Seven years gone, remembering a soldier lost in Iraq

Lt Colonel Dominic Baragona


Today is the seventh anniversary of the death of Army Lt. Colonel Dominic “Rocky” Baragona, 42. At the time, Baragona was the highest ranking American soldier to die in the Iraq war. He was part of a convoy  leaving Iraq when his Humvee was sideswiped by a contractor’s truck. They were an hour away from base and then a flight home. Only two hours earlier he had called his father, Dominic, Sr., on a satellite phone and said he was almost there.     

His death hit home to me because  Dominic wasn’t just another name in the newspaper. He was the first fatality of the war whom I knew personally. We had been classmates together at West Point. During plebe year we both served in Company A-3 and lived in the same barracks. We shared a few traits, having been born two months apart in Ohio and each having a father who was a big fan of Cleveland Indians ballplayer Rocky Colavito.  What we didn’t share was an aptitude for academics. School came easily to Dom.    

Cadet Baragona, USMA


Dom was a quiet cadet. He didn’t fit my youthful idea of a soldier who was a gung ho “rah rah” type. However, soldiers like Dom led by example. He showed that quiet, steady leadership can be more effective than getting in someone’s face. He carried that trait throughout his military career where he was respected by superiors, peers and subordinates alike. He is still painfully missed by both friends and family.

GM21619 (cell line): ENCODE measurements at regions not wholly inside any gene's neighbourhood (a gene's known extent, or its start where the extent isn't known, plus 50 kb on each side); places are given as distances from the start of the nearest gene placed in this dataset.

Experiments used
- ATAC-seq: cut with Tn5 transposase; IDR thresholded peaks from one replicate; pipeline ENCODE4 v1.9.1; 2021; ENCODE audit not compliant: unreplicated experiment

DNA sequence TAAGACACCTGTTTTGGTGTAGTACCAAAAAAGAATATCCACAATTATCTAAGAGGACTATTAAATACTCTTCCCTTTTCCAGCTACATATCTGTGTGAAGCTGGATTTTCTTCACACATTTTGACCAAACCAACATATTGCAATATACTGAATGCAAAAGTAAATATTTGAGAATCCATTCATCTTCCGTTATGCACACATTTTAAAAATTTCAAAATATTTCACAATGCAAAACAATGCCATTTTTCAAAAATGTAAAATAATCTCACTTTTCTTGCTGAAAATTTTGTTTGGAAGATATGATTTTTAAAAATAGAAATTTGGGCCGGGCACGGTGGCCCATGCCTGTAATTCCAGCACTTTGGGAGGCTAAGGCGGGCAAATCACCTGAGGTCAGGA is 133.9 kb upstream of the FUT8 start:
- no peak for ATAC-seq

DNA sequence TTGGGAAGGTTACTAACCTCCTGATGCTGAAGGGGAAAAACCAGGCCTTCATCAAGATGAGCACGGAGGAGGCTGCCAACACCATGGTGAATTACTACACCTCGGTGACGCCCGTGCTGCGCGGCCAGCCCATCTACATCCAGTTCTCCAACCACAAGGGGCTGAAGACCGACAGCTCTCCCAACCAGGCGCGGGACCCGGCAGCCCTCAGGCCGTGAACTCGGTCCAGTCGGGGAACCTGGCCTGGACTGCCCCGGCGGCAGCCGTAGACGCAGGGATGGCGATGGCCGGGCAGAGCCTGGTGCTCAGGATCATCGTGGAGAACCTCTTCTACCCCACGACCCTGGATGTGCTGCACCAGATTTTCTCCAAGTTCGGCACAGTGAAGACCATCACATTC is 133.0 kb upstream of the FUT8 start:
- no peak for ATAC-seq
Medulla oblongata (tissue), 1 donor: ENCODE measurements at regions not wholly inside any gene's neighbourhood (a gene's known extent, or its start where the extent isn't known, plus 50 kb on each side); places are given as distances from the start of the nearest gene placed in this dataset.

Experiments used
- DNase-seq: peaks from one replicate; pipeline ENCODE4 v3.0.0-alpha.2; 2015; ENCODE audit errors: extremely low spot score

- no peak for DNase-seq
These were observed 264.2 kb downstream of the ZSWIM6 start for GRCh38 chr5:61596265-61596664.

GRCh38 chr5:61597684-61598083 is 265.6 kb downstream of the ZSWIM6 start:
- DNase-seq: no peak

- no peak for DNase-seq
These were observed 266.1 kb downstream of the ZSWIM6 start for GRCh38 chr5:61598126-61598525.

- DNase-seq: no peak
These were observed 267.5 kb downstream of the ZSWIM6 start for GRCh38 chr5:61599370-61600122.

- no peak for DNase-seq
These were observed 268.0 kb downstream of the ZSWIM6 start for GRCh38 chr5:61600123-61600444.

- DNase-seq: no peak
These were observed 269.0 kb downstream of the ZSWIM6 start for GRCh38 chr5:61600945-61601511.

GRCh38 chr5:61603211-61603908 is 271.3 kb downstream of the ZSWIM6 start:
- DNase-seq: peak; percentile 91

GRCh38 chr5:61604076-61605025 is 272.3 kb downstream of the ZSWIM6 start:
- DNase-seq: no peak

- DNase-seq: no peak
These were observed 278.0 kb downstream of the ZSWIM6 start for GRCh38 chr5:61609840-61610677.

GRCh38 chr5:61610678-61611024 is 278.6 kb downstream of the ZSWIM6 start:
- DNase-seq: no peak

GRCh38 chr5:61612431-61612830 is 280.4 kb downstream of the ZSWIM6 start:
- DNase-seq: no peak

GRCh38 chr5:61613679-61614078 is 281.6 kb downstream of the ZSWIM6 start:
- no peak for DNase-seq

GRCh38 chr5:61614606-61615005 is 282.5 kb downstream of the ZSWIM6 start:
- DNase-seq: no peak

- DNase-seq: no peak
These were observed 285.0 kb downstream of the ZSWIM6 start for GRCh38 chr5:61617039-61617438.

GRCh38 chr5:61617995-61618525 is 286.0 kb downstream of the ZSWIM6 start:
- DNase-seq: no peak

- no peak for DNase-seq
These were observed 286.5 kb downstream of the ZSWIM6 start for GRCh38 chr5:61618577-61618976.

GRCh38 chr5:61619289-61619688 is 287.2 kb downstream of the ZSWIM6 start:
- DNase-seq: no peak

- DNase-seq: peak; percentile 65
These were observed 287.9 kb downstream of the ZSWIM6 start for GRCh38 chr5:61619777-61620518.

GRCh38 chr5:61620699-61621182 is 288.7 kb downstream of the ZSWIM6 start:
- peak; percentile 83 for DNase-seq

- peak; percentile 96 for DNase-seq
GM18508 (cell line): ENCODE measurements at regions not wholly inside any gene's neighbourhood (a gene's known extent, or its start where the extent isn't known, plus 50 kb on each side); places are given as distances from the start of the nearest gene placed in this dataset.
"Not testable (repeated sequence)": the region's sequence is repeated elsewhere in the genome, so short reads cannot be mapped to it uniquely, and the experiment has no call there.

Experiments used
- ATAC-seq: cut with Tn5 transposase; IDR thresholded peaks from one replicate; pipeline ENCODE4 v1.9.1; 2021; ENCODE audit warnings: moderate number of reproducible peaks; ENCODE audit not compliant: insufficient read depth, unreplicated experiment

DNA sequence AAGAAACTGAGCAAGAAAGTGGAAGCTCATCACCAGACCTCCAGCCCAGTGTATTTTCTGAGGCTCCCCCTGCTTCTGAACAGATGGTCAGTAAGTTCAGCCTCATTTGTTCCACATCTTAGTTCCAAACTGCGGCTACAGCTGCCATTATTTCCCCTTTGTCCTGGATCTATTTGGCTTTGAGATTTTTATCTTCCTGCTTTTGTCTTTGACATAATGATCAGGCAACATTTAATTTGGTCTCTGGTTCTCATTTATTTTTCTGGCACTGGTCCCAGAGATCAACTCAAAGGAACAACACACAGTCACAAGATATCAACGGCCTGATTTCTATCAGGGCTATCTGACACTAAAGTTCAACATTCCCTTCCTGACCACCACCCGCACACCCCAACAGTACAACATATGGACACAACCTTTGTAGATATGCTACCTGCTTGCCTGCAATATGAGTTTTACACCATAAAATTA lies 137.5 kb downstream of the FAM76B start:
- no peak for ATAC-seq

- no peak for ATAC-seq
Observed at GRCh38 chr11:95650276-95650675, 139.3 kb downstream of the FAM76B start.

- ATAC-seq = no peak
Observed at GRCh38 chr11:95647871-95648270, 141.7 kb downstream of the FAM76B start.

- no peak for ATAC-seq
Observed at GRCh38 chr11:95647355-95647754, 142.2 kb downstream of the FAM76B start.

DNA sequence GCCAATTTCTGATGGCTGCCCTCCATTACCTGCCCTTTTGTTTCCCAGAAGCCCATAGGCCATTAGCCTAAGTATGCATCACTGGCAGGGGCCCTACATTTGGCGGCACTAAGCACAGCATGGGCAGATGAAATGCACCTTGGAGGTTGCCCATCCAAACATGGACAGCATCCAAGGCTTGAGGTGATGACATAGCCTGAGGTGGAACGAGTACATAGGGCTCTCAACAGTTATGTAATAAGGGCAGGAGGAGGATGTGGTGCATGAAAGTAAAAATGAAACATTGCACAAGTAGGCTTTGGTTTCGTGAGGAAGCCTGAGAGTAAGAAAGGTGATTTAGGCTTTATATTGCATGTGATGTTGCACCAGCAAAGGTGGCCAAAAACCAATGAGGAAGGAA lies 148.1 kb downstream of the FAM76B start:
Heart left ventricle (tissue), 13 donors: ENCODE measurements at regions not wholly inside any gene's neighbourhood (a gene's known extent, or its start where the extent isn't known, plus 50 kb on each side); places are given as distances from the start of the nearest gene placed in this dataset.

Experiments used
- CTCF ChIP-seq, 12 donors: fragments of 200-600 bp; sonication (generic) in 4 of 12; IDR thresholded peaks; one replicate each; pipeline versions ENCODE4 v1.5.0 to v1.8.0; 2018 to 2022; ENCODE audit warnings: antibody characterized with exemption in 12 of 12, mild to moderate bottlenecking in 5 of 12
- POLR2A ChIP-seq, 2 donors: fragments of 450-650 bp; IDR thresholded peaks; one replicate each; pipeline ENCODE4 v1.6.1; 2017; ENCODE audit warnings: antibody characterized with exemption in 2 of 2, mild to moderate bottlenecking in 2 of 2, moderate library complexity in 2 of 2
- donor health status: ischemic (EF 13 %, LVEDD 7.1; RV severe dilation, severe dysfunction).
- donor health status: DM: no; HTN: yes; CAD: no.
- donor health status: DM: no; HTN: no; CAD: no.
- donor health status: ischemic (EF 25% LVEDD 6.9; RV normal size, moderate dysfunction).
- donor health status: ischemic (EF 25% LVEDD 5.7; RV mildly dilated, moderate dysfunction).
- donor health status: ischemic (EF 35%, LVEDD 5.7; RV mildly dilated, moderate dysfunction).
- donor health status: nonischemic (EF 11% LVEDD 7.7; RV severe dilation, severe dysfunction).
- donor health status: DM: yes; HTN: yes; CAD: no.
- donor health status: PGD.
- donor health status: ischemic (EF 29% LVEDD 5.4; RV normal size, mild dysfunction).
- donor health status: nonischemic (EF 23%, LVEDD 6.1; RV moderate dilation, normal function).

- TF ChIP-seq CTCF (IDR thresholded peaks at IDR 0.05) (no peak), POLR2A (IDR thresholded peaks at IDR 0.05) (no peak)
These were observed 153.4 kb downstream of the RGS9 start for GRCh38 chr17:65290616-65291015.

To date, 4,397 American soldiers have died in Iraq. That number can be overwhelming to ponder. Sometimes when you focus on just one it brings the total into perspective.   

Dom was born on June 14th, Flag Day. This year when you are putting your flag up, please think of all the men and women who serve under that flag for us.   



About Michael

This blog has a mix of some of my main interests in life: travel, politics, food and generally being a curmudgeon. Enjoy.


2 thoughts on “Seven years gone, remembering a soldier lost in Iraq

  1. Thanks for thinking about Rocky (Dom).

    When you personally know someone who is killed you really begin to understand the real price of war.

    I can’t believe its been seven years. We all miss him terribly.

    Let’s all give a shout out to him…..



    Dave Baragona
    USMA ’84

    Posted by Dave Baragona | May 23, 2010, 10:26 am

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